Walmart expert: Food safety is a ‘shared responsibility’

By Caroline Scott-Thomas

- Last updated on GMT

Related tags Food safety Food

Today’s complex and interdependent food supply chain makes food safety a shared responsibility more than ever before, according to vice president of food safety at Walmart Frank Yiannas.

Speaking with FoodNavigator-USA ahead of the Global Food Safety Conference​ in Orlando next month, Yiannas, who is also chairing the conference, outlined some of the steps that Walmart has taken to address food safety with an increasingly global supply chain, and some of the major food safety issues facing industry as a whole.

Collaboration is critical, he says.

“Today, the way we get our food from farm to fork, the food system, has become increasingly complex and interdependent on many different stakeholder groups,”​ Yiannas said. “Moreover, food safety regulatory oversight in the United States remains a patchwork of federal, state, and local responsibility. More than at any other time in human history, food safety is a shared responsibility.”

Yiannas is due to discuss this idea of collaboration in a presentation at the upcoming conference, alongside experts from other parts of the food supply chain.

“It is difficult to overstate the difference in our food system today compared to just a century ago, when many of our food safety approaches were first being developed,”​ he said. “…Today's food system requires more interdependence on multiple stakeholder groups than ever before… Manufacturers alone can't do it. Retailers alone can't produce safe food. Neither can regulatory officials, nor consumers.”

What’s Walmart’s approach?

Yiannas gives the example of a new beef safety initiative launched by Walmart in 2010. The company met with beef suppliers, regulatory officials, academics and consumer groups to make sure its new safety requirements reflected a diverse set of expert opinions and views, he said.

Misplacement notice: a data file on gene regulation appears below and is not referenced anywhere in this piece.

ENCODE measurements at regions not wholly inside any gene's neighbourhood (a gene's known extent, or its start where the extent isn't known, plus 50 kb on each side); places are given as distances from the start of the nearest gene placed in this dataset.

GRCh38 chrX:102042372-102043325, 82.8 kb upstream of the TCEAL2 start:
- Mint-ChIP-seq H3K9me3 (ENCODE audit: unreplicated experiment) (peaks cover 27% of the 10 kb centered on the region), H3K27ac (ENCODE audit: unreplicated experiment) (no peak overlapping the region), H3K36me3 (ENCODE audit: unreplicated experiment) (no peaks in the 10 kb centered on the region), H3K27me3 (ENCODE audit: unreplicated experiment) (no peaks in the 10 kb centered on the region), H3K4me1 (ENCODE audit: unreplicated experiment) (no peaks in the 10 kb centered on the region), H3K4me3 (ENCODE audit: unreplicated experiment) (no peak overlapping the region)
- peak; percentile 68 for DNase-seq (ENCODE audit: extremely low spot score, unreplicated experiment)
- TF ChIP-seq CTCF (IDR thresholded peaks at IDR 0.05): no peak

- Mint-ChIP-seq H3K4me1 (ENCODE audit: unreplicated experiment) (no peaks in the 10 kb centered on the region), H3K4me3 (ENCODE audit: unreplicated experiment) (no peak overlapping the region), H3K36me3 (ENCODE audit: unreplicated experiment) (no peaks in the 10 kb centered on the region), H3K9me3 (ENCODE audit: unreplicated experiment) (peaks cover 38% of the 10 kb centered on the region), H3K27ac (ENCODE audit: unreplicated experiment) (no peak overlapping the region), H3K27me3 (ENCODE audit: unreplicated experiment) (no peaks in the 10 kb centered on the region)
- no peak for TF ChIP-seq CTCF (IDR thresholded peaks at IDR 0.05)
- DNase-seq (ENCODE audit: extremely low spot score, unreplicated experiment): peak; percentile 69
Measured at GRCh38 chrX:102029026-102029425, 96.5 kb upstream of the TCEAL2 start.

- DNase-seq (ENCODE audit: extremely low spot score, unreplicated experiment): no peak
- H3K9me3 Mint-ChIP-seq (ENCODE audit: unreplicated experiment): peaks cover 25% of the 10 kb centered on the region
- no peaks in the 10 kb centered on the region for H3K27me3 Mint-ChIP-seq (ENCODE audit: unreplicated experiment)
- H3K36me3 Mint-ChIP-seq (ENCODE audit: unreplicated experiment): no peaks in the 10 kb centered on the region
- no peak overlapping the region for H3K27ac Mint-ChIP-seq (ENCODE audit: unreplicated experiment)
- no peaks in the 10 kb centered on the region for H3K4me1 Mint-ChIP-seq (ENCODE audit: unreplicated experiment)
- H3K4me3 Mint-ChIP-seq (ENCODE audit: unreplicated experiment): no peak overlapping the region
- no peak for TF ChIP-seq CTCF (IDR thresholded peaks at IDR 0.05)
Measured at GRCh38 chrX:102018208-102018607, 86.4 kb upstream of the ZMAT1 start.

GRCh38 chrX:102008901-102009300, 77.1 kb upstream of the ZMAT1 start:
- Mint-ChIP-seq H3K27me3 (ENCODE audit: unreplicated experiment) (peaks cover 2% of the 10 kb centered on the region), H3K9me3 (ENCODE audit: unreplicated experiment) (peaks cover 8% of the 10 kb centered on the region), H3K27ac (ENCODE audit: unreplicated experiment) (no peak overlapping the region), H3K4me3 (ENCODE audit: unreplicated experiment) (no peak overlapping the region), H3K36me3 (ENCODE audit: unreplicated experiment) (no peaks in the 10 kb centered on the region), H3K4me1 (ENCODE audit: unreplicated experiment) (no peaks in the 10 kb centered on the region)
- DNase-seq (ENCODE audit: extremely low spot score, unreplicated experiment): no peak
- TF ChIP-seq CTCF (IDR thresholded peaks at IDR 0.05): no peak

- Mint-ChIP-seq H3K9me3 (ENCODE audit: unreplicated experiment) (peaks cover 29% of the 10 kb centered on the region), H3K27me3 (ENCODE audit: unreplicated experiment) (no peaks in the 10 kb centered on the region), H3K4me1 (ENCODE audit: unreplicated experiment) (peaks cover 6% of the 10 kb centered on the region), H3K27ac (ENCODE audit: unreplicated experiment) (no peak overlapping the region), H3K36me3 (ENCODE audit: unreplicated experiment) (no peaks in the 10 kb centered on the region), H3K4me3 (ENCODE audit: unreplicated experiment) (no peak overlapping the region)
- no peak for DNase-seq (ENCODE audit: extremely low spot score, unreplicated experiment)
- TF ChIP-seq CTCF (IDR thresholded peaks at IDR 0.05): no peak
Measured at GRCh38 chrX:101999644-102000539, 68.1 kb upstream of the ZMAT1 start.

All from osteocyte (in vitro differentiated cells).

The company adopted the Global Food Safety Initiative (GFSI) model back in 2007, along with other global retailers.

“In 2007, as we looked at the changing world around us and the fact that the food supply was becoming more global, there was an increasing number of food safety incidents that were affecting consumer trust… Rather than requiring our own food standard, we would all recognize any of the GFSI benchmarked standards. Since that time, there has been growing acceptance of GFSI among manufacturers, retailers, foodservice, and regulatory bodies with literally tens of thousands certifications being issued around the world,”​ he said.

Yiannas added that the Food Safety Modernization Act’s emphasis on documented preventative control plans aligns well with the GFSI approach, as both require a thoroughly documented food safety management system.

The Global Food Safety Conference is due to be held in Orlando, Florida from February 15-17. More information about the conference is available online here​.

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1 comment

Sharing the 'Shared Responsibiltiy'

Posted by Paula Wedde,

Despite the fact that Walmart is now demanding more of their growers, Walmart itself has not mentioned how they have worked towards food safety. Yes, their growers are doing more and being held to higher standards, but what about the safety of our food once it leaves those farms? Where are the higher standards for the storage facilities and the stores themselves? What is being done inside the walls of Walmart to ensure better practices towards public health?

Fresh produce is still sold by piece and most times repacked in the store without documentation for traceback. A person can pick up a piece of fruit, decide they don’t want it, and put it back in the bin. This is a huge risk and wouldn’t happen on a farm. The harvesters wash and sanitize their hands before they pick. Depending on the commodity, some wear gloves. We aren’t going to wear gloves in the grocery store, but if food safety is going to be a ‘shared responsibility,’ stores need to not just require more of others but also hold themselves to higher standards.

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